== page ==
March 31, 2011

How Sex Affects Women's Body Image

(The Huffington Post/Glamour)
Pennsylvania State University study, published in the April issue of the Journal of Adolescence, relied on a longitudinal survey of students who entered college as virgins and found that male students were more satisfied with their appearance after first intercourse, whereas female students became less satisfied with their appearance. 

As Tracy Clark-Flory wrote this week in her article commenting on this study, the body image findings in this latest research might have "something to do with what Masters & Johnson dubbed sexual 'spectatoring,' which is when you see yourself 'from a third person perspective during sexual activity, rather than focusing on [your own] sensations and/or sexual partner.' Translation: You think, 'Do my breasts look OK from this angle' instead of, 'Wow, this position feels fantastic.' The researchers suggest that women may be especially prone to this -- in part because, duh, they are much more commonly sexually objectified in the culture at large. So, when it comes to actually getting busy, they are more likely to critically evaluate their bodies in terms of the worshiped feminine ideal."

As Clark-Flory also points out, "it's not like college-age men's sexual coming of age is one big kegger." Up until they experience that first-sex self-esteem boost, men's body image is in a downward slide. The researchers say a possible explanation "is that male students who are abstinent at the start of college, and thus are late in timing of first intercourse, may feel less positive about their appearance over time because they have not engaged in behavior that is a component of masculinity." When they finally do have sex, "they may have felt their masculinity was validated and subsequently felt more positive about their appearance." 

However, women's vulnerability when it comes to first sexual encounters doesn't end with the body image issue. As demographer for National Center for Health Statistics Joyce C. Abma reported in her study of young women's first intercourse published in 1998, while significant numbers of young women’s first experience of sexual intercourse is reported as voluntary and not forced, it is also reported as not always being wanted. Abma found that about a quarter of women nationwide between the ages of fifteen and twenty-four, who said they had consented to their first intercourse, maintained that they had not entirely wanted it to happen. 

Another survey of American male and female college students by professor of anthropology John Marshall Townsend, published in 1995, found that even when women felt they did not want to become emotionally involved with a person, sexual intercourse typically made women feel vulnerable and concerned about whether or not their sexual partner really cares about her. When women did like their partners, parental-investment thoughts could cross their minds even in their first sexual encounters; “What would our kids look like, what would our wedding be like, where would we go on our honeymoon?”

There's a lot going on here. There's the inflated romantic principle of "love for life" that is being milked by Hollywood, which makes premarital sex problematic for women in particular. For as one of my former students in my "Love, Sex, and Family" college film course said in response to the more sexually pro-active girls featured in Scandinavian films:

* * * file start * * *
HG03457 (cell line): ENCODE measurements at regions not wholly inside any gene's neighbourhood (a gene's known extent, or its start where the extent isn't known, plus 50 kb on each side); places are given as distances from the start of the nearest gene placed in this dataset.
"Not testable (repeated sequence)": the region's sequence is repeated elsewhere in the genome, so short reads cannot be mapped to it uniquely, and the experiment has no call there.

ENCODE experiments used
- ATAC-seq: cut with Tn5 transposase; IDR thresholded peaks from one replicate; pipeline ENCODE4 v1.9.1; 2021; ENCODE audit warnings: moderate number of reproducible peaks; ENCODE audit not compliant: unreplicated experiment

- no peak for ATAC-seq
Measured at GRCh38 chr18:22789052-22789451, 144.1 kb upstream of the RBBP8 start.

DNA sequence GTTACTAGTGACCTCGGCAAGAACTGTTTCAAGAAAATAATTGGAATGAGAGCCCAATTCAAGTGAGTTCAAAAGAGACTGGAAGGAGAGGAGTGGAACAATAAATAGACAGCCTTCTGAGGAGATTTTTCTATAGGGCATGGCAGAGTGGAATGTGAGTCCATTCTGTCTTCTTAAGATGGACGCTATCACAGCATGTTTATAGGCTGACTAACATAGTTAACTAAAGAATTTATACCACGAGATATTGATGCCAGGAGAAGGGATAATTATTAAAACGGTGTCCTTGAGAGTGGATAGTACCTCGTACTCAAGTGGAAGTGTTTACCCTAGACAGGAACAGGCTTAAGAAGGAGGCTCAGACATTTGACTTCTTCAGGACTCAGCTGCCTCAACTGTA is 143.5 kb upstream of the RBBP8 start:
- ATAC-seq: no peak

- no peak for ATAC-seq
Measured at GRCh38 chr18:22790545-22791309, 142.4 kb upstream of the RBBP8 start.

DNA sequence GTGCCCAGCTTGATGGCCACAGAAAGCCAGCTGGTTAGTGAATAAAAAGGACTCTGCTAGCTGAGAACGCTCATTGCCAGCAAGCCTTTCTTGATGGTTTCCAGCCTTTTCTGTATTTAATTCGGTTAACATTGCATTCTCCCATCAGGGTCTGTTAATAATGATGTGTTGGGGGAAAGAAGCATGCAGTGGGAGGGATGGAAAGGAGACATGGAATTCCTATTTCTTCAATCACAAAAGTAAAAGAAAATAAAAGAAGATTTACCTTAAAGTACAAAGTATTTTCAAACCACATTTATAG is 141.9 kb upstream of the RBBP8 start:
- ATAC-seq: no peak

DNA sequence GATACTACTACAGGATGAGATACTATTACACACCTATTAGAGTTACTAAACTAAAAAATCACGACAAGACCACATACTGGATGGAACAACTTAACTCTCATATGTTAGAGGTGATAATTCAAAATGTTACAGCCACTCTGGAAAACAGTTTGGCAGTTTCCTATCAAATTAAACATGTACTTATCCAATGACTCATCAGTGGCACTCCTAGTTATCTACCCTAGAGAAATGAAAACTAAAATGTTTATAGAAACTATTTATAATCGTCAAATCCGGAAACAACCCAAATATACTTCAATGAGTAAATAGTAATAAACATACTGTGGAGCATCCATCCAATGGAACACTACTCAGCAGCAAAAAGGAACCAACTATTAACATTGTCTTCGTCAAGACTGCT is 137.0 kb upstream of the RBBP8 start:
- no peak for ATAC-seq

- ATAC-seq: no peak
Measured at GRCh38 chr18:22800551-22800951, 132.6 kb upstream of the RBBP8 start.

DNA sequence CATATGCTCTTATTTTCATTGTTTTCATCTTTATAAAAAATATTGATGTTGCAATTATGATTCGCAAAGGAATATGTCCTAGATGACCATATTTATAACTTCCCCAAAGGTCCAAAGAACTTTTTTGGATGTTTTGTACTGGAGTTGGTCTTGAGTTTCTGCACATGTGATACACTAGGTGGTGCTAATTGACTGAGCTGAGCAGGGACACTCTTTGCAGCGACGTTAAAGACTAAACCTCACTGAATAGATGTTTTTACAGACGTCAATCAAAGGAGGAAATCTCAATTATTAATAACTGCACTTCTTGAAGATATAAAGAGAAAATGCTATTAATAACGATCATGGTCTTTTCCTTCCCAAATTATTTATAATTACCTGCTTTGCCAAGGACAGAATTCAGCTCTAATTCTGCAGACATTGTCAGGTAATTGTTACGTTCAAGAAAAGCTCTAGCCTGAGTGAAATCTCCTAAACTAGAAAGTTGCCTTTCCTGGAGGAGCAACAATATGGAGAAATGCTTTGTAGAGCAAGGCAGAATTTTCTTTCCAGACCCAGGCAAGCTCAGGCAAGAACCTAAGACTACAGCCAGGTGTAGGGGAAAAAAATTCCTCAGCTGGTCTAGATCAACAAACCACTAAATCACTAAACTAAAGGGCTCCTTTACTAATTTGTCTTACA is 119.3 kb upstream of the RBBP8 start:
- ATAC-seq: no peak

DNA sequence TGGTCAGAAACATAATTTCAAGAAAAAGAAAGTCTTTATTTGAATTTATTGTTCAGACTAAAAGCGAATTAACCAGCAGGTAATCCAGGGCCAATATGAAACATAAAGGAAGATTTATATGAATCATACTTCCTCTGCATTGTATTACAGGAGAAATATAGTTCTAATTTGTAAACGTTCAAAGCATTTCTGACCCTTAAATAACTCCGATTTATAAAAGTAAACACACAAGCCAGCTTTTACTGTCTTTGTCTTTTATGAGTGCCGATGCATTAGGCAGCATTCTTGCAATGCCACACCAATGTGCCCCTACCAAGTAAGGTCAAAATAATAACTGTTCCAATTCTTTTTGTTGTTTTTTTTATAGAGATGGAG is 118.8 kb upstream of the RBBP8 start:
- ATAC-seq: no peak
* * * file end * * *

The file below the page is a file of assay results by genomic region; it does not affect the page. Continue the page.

"In American films, girls are not portrayed as caring so much about sex; that is the stereotypical guy’s role. In American films, the girls like the guys, but they don’t talk about sex nearly as non-romantically. The girls see sex as a very romantic and intimate thing, and the guy she has sex with is the most important part. Sex for its own sake is not typically something that girls in American films desire. They are not portrayed as being horny; guys, however, are."

The American Pie films are a case in point. In the first installment, American Pie (1999, directed by Paul Weitz), a group of friends—guys in their senior year in high school—make a pact to have sex before or at prom. Despite a very horny girl (portrayed as a freaky geek) and another who does appear comfortable with her sexuality (but then of course she’s a single loner; no match for her) the girls are not an easy catch, despite the guys’ eager efforts. The girlfriend of the main character is adamant he tells her “he loves her” before they “do it.” And after a second Pie film, American Wedding (2003, directed by Jesse Dylan) was released, celebrating eternal love and marriage. 

Rock artist Christina Aguilera sums it up in her song “Can’t Hold Us Down” on her album Stripped (2002): 

If you look back in history it’s a common double standard of society. 
The guy gets all the glory the more he can score, 
while the girl can do the same and yet you call her a whore. 
I don’t understand why it’s OK.The guy can get away with it the girl gets named.

To me it goes back to the point of Gina Ogden, sex therapist and author of numerous sex-related books, who points out that there is a curious paradox in our culture about women’s sexuality: “While there is increasing encouragement for women to say ‘No’ to abuse and violence, there is still virtually no broad-based encouragement to say ‘Yes’ to pleasure” (Women Who Love Sex). If we don't want young women to have sex so that men will like them even when they themselves are not in the mood, or worry about how their breasts look from specific angles when they have sex (but instead delight in how a certain position feels good) then encouraging women to say yes to pleasure might be a good place to start.


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